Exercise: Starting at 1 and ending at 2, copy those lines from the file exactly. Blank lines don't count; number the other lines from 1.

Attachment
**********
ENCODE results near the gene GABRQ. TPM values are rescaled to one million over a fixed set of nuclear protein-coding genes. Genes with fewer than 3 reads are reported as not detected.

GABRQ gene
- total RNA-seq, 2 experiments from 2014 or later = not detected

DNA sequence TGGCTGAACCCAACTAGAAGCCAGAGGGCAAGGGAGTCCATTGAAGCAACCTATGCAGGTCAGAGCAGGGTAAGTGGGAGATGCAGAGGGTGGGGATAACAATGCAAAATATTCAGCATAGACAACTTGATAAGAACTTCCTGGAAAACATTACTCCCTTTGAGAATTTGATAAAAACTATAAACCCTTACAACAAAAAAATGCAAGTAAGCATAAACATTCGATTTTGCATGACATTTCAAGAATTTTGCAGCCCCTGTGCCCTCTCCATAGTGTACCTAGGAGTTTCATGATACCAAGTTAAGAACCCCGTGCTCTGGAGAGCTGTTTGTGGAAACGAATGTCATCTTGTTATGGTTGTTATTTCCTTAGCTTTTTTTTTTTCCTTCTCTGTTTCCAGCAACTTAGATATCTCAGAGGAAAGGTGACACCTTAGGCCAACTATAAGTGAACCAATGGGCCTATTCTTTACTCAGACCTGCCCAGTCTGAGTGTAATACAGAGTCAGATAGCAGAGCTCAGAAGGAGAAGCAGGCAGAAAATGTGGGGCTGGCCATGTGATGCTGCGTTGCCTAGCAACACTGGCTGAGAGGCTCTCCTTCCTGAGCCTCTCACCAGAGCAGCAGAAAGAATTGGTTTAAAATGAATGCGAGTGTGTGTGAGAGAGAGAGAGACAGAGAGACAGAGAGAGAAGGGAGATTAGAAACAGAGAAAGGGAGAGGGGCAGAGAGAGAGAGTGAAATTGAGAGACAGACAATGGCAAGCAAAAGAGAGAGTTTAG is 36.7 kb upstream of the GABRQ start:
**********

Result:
ENCODE results near the gene GABRQ. TPM values are rescaled to one million over a fixed set of nuclear protein-coding genes. Genes with fewer than 3 reads are reported as not detected.

GABRQ gene